I have a theory that was developed over the course of late night conversations with friends who occasionally humor me in pondering ridiculously inconsequential subjects during the wee hours of the morning.  My theory goes like this: I was born in an odd month.  On an odd day.  In an odd year.  It is another perfect set of three odd numbers.  Clearly, I am destined for oddity.

It turns out, the Bible supports me in this. Maybe not so much the odd birthday theory, but God does uniquely create each one of us to fulfill the special destiny He has ordained.  To Jeremiah, God declared: Before I formed you in the womb I knew you, before you were born I set you apart; I appointed you as a prophet to the nations. (Jeremiah 1:5).  David acknowledges, “For you created my inmost being; you knit me together in my mother’s womb…I am fearfully and wonderfully made. (Psalm 139:13-14).

Paul, too, writes frequently of the unique contributions expected of believers.  Just as each of us has one body with many members, and these members do not all have the same function, so in Christ we who are many form one body, and each member belongs to all the others.  We have different gifts, according to the grace given us (Romans 12:4-6).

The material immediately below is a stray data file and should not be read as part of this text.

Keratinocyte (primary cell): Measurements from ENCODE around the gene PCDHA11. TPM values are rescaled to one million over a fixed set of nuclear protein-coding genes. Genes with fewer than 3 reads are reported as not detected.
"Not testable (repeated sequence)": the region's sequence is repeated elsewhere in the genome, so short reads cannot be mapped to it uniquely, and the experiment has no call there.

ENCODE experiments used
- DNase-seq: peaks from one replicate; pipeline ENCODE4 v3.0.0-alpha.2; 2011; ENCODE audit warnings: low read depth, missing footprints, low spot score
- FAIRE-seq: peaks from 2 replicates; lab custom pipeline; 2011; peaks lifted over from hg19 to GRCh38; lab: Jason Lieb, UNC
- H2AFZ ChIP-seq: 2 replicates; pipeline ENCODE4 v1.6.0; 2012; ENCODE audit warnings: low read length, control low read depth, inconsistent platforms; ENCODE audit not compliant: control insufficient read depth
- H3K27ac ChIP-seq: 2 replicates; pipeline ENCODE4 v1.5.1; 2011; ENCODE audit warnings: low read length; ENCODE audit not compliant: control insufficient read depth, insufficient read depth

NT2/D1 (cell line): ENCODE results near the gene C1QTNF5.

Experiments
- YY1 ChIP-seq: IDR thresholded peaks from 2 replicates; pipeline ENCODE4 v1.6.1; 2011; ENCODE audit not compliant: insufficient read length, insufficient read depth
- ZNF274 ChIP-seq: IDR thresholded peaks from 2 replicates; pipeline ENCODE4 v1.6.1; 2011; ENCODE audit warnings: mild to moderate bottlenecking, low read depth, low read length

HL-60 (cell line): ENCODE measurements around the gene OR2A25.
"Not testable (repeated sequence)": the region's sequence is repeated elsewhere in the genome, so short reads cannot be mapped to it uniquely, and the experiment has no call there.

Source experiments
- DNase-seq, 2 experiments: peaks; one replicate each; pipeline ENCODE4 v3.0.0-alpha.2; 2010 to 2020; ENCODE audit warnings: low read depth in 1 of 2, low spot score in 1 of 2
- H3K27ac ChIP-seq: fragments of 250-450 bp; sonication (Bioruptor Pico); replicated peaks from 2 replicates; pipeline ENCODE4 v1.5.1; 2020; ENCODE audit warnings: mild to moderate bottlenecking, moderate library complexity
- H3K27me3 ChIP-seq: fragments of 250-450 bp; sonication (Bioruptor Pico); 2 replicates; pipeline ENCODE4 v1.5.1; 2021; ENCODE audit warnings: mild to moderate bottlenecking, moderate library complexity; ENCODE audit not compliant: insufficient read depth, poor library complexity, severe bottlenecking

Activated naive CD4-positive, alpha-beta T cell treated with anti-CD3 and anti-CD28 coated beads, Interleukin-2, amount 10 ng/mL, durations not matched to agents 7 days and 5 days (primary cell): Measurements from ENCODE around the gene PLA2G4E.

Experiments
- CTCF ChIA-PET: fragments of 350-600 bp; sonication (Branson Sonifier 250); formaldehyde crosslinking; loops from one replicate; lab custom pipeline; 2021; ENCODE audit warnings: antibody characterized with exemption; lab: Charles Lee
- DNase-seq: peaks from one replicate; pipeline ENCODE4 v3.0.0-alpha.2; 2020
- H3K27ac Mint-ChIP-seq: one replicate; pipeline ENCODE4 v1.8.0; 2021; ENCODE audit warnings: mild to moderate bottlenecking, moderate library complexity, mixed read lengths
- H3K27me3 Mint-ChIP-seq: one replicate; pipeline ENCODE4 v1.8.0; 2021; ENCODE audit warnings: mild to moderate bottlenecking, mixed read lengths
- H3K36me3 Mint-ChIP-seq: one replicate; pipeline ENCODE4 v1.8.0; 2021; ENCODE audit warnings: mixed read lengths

I am odd.  But more than odd, I’m one-of-a-kind.  I have a special place within God’s plan.  He made every detail of me especially for His purposes, and that includes my preference for numbers and colors. He made every detail of you especially for his purposes, too.

Have you ever felt like the odd man out?  That’s probably because you are.  But then, so is everyone else.  We are all fearfully and wonderfully made.  And we were all made with God’s good purpose in mind.  We must take our place within the body of Christ, because we are the only ones who can fulfill the plan that God created us for.  There is no one else who can do it.  God has created each one of us unique. 

In God’s eyes, every one of us is matchless.

I praise you because I am fearfully and wonderfully made; your works are wonderful, I know that full well (Psalm 139:14).